Ethiopian crash re-opens fears about the safety of Boeing 737 Max 8

Design changes to best-selling aircraft's suspect flight control system to be implemented by April

March 12, 2019 By Vishal Thapar Photo(s): By Boeing Illustration(s): By Anoop Kamath
Is the Boeing 737 Max 8 safe? Similarities in the Lion Air and Ethiopian Airlines crashes have created suspicion that the fly-by-wire system of this aircraft goes rogue

Boeing's fastest-selling aircraft ever, the 737 Max 8 is under intense scrutiny following the horrific March 10 Ethiopian crash which killed all 157 persons on board. China, Singapore, Indonesia, Australia and Cayman Islands have grounded the aircraft while India has directed a slew of safety measures for operators.

Some analysts reckon that the Max 8 crash - the second in less than five months - has imposed a full blown crisis on Boeing. The disaster has thrown up fears over whether this best-selling aircraft is safe to fly. This has emerged as the biggest global air safety talking point in decades.

An estimated 350 Boeing 737 Max 8 aircraft are in operation worldwide with 54 airlines since their introduction in 2017. More than 5,000 are on order by 100 airlines.

While crash investigations have not yielded conclusive evidence yet about the cause of the crashes, the spotlight is on a suspect flight control system which is intended to prevent the aircraft from stalling. The automated system is feared to be creating "anomalies", which are suspected to have induced disastrous nose dives in both the Lion Air flight which crashed into the Java Sea killing all 189 persons on board on October 29, 2018, and the Ethiopian crash two days ago.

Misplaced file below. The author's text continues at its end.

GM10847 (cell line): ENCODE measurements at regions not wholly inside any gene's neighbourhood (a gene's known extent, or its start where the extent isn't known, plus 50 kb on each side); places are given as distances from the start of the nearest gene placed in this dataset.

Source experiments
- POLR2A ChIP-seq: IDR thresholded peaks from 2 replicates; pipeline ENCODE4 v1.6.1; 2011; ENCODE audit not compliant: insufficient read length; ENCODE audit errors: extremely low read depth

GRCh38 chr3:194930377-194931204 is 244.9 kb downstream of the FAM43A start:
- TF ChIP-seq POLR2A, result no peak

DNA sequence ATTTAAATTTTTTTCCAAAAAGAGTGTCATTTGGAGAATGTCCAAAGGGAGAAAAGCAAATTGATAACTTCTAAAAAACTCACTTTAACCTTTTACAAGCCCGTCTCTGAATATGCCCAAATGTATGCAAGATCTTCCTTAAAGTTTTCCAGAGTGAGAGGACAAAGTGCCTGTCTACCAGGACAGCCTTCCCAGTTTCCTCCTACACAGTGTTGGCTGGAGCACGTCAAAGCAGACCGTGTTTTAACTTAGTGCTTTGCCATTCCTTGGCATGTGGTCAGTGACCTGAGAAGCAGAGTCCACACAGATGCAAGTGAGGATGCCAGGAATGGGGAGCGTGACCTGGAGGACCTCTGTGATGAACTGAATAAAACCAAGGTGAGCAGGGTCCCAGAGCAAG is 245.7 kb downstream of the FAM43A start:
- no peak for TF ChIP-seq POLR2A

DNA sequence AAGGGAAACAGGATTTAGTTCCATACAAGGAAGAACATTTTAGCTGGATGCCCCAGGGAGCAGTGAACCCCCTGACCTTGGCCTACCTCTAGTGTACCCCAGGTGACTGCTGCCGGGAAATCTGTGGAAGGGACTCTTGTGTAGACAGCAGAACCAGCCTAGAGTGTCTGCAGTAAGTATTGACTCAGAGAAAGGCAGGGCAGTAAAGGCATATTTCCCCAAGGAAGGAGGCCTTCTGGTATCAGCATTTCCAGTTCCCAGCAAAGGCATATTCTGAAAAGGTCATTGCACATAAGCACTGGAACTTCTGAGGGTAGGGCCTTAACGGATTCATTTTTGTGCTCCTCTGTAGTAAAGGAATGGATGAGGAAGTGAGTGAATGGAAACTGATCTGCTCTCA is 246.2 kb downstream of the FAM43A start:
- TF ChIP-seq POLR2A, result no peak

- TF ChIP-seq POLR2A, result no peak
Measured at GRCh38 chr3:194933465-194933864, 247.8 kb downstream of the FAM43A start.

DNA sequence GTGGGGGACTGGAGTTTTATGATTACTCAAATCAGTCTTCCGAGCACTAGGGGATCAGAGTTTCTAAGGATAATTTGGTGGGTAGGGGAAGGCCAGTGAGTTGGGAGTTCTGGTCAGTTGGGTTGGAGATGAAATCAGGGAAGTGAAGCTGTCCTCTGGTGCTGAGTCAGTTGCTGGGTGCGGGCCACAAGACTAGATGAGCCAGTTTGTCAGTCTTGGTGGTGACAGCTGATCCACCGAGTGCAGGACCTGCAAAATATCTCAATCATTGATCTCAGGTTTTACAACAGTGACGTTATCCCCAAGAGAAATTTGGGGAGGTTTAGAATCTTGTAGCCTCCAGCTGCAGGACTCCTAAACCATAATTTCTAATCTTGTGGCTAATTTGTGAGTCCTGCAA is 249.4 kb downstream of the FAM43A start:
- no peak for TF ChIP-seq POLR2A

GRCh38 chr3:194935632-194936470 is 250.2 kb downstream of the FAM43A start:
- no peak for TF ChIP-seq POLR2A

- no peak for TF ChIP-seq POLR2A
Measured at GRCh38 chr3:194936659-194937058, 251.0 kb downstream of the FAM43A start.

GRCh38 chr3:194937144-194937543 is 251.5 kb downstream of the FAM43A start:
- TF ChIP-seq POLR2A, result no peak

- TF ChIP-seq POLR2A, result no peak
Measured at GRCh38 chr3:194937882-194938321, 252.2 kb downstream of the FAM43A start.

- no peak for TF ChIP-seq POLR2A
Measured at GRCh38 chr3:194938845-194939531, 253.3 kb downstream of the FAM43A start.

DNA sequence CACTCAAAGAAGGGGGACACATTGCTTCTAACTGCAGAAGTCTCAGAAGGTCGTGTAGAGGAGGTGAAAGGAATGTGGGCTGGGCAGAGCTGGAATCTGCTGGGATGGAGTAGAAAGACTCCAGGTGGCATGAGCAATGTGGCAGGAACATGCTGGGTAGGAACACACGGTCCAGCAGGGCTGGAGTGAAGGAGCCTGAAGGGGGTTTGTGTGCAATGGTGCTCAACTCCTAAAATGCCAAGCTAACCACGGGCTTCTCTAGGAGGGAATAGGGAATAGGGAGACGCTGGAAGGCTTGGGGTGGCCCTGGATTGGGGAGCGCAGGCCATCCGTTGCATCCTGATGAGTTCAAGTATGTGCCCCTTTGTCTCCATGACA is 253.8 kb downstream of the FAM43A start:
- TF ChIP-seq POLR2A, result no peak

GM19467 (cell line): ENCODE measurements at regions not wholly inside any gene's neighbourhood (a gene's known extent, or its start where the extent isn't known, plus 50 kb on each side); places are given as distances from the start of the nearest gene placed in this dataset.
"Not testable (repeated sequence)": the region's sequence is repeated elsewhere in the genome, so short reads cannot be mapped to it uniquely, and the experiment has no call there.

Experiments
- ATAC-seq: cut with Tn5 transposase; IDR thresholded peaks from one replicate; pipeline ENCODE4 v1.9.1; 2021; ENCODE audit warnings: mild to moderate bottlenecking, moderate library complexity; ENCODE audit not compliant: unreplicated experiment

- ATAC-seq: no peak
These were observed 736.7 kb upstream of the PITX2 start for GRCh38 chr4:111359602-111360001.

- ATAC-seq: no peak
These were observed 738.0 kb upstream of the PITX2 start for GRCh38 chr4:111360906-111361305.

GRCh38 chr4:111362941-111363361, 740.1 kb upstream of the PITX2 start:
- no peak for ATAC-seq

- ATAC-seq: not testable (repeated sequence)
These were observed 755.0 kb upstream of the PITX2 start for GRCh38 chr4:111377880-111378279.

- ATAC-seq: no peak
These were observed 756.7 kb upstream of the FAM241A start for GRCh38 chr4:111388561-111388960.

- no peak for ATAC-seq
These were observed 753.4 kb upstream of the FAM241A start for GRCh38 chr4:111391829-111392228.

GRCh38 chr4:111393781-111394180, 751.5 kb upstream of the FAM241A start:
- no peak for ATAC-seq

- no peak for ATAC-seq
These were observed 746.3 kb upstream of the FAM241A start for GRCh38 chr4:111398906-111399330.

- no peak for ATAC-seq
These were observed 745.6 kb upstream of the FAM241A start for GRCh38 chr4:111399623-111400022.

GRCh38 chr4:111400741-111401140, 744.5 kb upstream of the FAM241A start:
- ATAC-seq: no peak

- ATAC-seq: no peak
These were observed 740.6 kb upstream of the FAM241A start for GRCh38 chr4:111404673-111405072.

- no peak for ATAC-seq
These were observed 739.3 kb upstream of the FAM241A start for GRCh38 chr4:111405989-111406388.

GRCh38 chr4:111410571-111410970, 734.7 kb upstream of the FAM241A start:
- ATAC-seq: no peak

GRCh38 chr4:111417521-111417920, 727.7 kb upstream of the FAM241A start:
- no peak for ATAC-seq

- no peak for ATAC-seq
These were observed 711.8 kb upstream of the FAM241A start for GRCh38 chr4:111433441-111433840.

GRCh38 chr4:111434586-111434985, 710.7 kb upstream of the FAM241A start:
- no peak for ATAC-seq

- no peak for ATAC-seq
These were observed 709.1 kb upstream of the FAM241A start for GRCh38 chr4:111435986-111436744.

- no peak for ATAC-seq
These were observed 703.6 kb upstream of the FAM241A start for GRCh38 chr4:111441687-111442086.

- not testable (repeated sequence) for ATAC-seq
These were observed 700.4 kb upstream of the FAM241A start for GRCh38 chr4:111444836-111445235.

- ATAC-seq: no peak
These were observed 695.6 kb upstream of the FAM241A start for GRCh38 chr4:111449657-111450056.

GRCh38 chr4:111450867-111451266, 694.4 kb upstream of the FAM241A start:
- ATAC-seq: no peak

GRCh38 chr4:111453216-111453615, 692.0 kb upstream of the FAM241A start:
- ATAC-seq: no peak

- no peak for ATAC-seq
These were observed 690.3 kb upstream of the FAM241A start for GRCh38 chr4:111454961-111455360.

Certain similarities in the two crashes have fuelled the suspicion. Both were new planes which crashed shortly after take-off in good weather following sharp fluctuations in altitudes, and pilots reporting problems.

The best-selling aircraft in Boeing's history is under scrutiny for a possible fatal flaw

A preliminary report on the Lion Air crash gives currency to the theory that pilots were unable to recover from problems created by a malfunctioning automated system ironically meant to ensure safety. Pilots unions later complained that details of the system were not included in the aircraft manual.

Following the Lion Air crash, the US Federal Aviation Administrator(FAA) sent out "emergency Airworthiness Directive to advise carriers and pilots on training to disengage the aircraft's automated controls if there are anomalies". But this re-training was not mandatory.

"This investigation has just begun and to date we have not been provided data to draw any conclusions or take any actions," the FAA stated in a Continued Airworthiness Notification after the Ethiopian crash, but declared that "design changes" to the 737 Max 8's "flight control system" would be implemented by April.

Boeing CEO Dennis Muilenburg on Monday told employees in a communication that the company is "fully supporting our customer and the investigation and providing technical assistance at the request and under the direction of the U.S. National Transportation Safety Board and Ethiopian authorities".

"Though many questions remain at this time, we're committed to understanding all aspects of this accident," Muilenburg stated.

In India, Jet Airways and Spicejet are operating the Max 8. Jet is operating 5 and Spicejet 11 of these aircraft. The Director-General of Civil Aviation (DGCA) has directed that the 737 Max 8 be flown only by an experienced crew, with the commander having flown over 1,000 hours and the co-pilot at least 500 hours. The DGCA said it was in discussion with regulators of other countries and indicated that it is likely to follow the lead of the US FAA. It has also sought "stringent checks" on the autopilot and fly-by-wire system.

After the Lion Air crash last year, the Indian regulator had directed operators of the Boeing 737 Max 8 to re-train pilots and replicate the Lion Air crash scenario on simulators.